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A L G E B R A

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# ABSOLUTE VALUE

The algegraic definition

THIS SYMBOL |x| denotes the absolute value of x, which is the number without its sign.  |+3| = 3.   |−3| = 3. We could say that the absolute value of a number is its purely arithmetical value.

Here is the algebraic definition of |x|:

If x 0, then |x| = x;

if x < 0, then |x| = −x.

That is, if x is non-negative: |3|, then the absolute value is the number itself.

If x is negative: |−3|, then the absolute value is its negative; that makes the absolute value positive.

Geometrically, |x| is the distance of x from 0.

Both 3 and −3 are a distance of 3 units from 0.  |3| = |−3| = 3.  Distance, in mathematics, is never negative.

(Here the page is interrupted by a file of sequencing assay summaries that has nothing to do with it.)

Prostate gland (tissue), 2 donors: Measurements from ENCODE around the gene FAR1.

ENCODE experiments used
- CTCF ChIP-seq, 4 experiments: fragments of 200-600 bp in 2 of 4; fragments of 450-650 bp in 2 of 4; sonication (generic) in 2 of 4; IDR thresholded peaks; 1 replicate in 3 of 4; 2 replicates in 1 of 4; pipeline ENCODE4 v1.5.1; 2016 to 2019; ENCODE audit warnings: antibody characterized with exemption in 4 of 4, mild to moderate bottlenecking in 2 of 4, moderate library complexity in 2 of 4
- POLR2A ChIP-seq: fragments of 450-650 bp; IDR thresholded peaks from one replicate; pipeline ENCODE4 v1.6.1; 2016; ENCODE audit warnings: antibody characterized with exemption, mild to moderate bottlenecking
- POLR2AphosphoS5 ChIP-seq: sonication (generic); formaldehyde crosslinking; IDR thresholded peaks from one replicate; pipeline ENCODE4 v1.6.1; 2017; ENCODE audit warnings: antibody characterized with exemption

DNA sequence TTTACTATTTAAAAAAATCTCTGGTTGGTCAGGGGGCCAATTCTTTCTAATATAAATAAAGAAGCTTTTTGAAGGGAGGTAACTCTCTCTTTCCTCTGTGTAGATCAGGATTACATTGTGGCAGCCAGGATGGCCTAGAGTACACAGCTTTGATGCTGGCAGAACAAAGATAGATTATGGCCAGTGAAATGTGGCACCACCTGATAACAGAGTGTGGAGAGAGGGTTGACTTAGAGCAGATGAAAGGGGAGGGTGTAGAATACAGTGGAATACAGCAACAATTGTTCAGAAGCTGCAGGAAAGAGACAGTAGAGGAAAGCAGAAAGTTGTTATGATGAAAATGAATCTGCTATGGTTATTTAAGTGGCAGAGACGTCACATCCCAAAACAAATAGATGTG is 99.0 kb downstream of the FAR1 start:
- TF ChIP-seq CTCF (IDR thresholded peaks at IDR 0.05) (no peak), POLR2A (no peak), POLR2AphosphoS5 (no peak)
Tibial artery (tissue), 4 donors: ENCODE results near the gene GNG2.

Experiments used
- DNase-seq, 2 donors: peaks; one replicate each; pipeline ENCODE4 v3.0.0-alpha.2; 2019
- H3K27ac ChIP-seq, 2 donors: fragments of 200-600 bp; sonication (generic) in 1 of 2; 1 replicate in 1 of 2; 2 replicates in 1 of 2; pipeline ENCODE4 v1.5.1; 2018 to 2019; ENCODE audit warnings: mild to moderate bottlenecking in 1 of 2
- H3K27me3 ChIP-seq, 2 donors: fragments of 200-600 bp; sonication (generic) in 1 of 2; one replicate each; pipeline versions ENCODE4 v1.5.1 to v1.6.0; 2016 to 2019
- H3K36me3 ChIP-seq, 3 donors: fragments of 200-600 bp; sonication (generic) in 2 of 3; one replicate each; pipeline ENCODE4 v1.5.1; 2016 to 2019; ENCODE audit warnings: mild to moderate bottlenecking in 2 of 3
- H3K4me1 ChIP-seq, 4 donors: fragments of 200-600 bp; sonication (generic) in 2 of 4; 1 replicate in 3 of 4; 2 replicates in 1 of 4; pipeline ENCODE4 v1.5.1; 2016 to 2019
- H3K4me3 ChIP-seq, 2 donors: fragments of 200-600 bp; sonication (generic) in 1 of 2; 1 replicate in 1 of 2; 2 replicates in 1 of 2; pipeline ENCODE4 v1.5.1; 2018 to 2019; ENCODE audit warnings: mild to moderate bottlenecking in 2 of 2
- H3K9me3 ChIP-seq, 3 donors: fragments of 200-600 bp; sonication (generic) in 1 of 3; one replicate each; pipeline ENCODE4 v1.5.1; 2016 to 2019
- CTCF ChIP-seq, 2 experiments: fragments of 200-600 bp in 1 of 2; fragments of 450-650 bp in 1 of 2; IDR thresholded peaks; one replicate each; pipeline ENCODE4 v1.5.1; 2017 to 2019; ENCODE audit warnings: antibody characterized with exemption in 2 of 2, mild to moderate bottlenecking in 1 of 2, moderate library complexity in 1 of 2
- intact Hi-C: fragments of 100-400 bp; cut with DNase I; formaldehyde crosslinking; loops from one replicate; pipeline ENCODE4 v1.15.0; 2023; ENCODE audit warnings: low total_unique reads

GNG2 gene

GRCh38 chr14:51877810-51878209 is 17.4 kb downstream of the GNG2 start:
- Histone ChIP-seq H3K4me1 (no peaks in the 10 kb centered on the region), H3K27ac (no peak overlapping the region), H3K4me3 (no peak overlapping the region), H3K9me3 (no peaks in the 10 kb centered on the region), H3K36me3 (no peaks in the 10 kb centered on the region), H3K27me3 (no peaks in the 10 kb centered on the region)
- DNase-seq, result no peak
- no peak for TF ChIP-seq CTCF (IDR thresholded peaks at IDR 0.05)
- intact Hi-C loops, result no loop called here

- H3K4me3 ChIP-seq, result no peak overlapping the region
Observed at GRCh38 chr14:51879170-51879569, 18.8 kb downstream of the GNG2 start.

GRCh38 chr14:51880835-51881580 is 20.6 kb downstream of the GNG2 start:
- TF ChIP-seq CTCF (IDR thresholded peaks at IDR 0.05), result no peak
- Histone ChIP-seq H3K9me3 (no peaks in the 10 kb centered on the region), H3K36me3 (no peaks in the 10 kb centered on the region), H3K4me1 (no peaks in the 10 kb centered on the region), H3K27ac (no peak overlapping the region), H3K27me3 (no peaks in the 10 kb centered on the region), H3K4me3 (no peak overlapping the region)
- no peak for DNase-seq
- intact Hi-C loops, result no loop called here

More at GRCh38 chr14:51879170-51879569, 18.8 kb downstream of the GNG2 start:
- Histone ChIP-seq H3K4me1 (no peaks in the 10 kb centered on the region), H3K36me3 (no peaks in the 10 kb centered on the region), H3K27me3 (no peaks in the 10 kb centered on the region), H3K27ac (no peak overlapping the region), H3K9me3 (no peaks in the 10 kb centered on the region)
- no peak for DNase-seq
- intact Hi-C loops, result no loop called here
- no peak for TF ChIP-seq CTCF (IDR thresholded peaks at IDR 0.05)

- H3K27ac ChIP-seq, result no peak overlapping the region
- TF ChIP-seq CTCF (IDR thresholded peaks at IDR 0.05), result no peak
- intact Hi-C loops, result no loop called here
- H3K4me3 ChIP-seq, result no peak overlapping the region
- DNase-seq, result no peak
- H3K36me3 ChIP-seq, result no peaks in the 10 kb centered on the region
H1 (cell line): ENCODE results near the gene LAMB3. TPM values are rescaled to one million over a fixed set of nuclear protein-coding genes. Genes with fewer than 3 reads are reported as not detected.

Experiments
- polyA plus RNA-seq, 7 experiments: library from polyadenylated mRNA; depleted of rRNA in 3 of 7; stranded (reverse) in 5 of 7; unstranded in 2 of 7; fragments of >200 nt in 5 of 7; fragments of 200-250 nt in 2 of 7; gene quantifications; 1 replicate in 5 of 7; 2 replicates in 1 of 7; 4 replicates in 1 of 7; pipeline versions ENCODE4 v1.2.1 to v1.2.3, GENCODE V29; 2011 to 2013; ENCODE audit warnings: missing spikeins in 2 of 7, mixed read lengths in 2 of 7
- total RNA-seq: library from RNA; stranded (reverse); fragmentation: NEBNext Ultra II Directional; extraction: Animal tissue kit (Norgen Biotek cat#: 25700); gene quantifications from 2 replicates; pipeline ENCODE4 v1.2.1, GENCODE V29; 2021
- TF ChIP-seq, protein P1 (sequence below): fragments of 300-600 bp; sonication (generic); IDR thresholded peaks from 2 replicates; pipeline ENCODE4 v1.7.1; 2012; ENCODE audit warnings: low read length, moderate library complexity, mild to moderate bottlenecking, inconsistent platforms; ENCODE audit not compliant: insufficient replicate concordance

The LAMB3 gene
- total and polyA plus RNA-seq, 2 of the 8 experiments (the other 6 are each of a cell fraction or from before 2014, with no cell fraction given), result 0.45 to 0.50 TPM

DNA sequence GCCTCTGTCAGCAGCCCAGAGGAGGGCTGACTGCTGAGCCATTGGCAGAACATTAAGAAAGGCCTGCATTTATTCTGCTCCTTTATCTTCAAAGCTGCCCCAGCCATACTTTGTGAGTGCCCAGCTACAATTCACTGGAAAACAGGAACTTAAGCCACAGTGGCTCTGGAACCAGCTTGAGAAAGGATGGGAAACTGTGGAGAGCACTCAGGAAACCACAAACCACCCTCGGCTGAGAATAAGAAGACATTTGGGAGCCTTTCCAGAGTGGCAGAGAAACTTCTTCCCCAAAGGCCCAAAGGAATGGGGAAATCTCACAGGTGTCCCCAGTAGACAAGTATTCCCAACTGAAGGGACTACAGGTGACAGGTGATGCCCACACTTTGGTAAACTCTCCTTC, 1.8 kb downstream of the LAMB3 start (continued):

Problem 1.   Evaluate the following.

Do the problem yourself first!

 a) |6| = 6 b) |−6| = 6 c) |0| = 0 d) |2 − 7| =  5 e) |8| + |−4| = 8 + 4 = 12 f) |−3| − |−2| = 3 − 2 = 1 g) 1 − |−1| = 1 − 1 = 0 h) −8 + |−7| = −8 + 7 = −1
 i) −4 |−4| = −4 4 = −1 j)  (−4)|−4|= (−4)· 4 = −16

Problem 2.   Explain the following rules.

a)  |−x| = |x|.

Both −x and x are the same distance from 0.

b)  |ba| = |ab|

ba is the negative of ab.

Therefore, according to part a), they are equal.

c)  |x|² = x²

We may remove the absolute value bars because the left-hand side is never negative, and neither is the right-hand side.

Absolute value equations

|a| = 5.

What values could a have?

a could be either 5 or −5.  For if we replace a with either of those, the statement -- the equation -- will be true.

And so any equation that looks like this --